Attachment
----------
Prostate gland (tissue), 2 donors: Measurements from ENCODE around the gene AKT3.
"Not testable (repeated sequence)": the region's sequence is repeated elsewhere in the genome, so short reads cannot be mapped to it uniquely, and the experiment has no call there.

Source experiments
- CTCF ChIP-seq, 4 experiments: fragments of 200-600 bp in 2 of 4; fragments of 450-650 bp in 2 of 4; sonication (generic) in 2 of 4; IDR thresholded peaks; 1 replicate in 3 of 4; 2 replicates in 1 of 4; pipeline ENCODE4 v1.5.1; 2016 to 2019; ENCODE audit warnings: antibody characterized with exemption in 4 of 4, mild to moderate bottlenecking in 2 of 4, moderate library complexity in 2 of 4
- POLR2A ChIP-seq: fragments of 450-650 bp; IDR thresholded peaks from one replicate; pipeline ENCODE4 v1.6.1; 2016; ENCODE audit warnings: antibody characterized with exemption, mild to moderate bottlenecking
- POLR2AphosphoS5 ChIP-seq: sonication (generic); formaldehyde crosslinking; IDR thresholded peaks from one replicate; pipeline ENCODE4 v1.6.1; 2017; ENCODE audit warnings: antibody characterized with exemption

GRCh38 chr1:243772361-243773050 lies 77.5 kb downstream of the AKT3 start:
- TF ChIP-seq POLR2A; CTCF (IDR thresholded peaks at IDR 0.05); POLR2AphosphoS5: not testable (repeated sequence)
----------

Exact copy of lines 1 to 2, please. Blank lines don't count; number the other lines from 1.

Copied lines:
Prostate gland (tissue), 2 donors: Measurements from ENCODE around the gene AKT3.
"Not testable (repeated sequence)": the region's sequence is repeated elsewhere in the genome, so short reads cannot be mapped to it uniquely, and the experiment has no call there.